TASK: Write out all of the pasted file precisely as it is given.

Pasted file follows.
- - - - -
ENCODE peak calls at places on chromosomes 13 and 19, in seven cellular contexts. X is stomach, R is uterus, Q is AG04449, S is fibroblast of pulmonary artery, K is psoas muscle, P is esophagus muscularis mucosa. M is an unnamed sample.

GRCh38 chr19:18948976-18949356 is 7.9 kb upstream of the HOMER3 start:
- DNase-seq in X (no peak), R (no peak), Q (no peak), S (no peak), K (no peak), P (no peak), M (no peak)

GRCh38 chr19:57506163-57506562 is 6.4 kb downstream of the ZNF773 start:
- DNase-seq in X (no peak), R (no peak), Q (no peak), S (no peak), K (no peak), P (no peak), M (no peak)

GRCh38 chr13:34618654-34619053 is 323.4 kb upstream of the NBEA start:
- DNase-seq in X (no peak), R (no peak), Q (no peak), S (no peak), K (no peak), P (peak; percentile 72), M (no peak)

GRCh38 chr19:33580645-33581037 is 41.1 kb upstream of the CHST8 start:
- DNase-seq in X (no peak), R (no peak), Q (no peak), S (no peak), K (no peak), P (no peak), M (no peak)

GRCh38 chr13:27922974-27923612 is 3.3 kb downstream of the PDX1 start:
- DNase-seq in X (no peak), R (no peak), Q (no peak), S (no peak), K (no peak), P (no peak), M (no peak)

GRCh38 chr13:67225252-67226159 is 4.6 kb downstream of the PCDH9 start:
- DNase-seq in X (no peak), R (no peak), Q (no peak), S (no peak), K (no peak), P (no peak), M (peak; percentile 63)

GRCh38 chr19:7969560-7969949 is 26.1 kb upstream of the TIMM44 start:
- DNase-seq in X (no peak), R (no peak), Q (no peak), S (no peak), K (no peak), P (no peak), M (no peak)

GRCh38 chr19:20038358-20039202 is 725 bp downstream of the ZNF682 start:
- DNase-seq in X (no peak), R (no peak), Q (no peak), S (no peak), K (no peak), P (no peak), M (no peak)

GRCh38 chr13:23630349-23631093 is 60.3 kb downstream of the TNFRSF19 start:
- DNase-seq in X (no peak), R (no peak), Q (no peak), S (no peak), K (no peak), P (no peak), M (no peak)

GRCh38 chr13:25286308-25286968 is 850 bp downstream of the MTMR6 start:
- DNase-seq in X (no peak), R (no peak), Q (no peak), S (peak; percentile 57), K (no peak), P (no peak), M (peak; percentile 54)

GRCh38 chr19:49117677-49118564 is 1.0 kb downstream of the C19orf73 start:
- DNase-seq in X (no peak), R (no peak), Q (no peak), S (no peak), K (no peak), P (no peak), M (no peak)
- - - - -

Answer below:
ENCODE peak calls at places on chromosomes 13 and 19, in seven cellular contexts. X is stomach, R is uterus, Q is AG04449, S is fibroblast of pulmonary artery, K is psoas muscle, P is esophagus muscularis mucosa. M is an unnamed sample.

GRCh38 chr19:18948976-18949356 is 7.9 kb upstream of the HOMER3 start:
- DNase-seq in X (no peak), R (no peak), Q (no peak), S (no peak), K (no peak), P (no peak), M (no peak)

GRCh38 chr19:57506163-57506562 is 6.4 kb downstream of the ZNF773 start:
- DNase-seq in X (no peak), R (no peak), Q (no peak), S (no peak), K (no peak), P (no peak), M (no peak)

GRCh38 chr13:34618654-34619053 is 323.4 kb upstream of the NBEA start:
- DNase-seq in X (no peak), R (no peak), Q (no peak), S (no peak), K (no peak), P (peak; percentile 72), M (no peak)

GRCh38 chr19:33580645-33581037 is 41.1 kb upstream of the CHST8 start:
- DNase-seq in X (no peak), R (no peak), Q (no peak), S (no peak), K (no peak), P (no peak), M (no peak)

GRCh38 chr13:27922974-27923612 is 3.3 kb downstream of the PDX1 start:
- DNase-seq in X (no peak), R (no peak), Q (no peak), S (no peak), K (no peak), P (no peak), M (no peak)

GRCh38 chr13:67225252-67226159 is 4.6 kb downstream of the PCDH9 start:
- DNase-seq in X (no peak), R (no peak), Q (no peak), S (no peak), K (no peak), P (no peak), M (peak; percentile 63)

GRCh38 chr19:7969560-7969949 is 26.1 kb upstream of the TIMM44 start:
- DNase-seq in X (no peak), R (no peak), Q (no peak), S (no peak), K (no peak), P (no peak), M (no peak)

GRCh38 chr19:20038358-20039202 is 725 bp downstream of the ZNF682 start:
- DNase-seq in X (no peak), R (no peak), Q (no peak), S (no peak), K (no peak), P (no peak), M (no peak)

GRCh38 chr13:23630349-23631093 is 60.3 kb downstream of the TNFRSF19 start:
- DNase-seq in X (no peak), R (no peak), Q (no peak), S (no peak), K (no peak), P (no peak), M (no peak)

GRCh38 chr13:25286308-25286968 is 850 bp downstream of the MTMR6 start:
- DNase-seq in X (no peak), R (no peak), Q (no peak), S (peak; percentile 57), K (no peak), P (no peak), M (peak; percentile 54)

GRCh38 chr19:49117677-49118564 is 1.0 kb downstream of the C19orf73 start:
- DNase-seq in X (no peak), R (no peak), Q (no peak), S (no peak), K (no peak), P (no peak), M (no peak)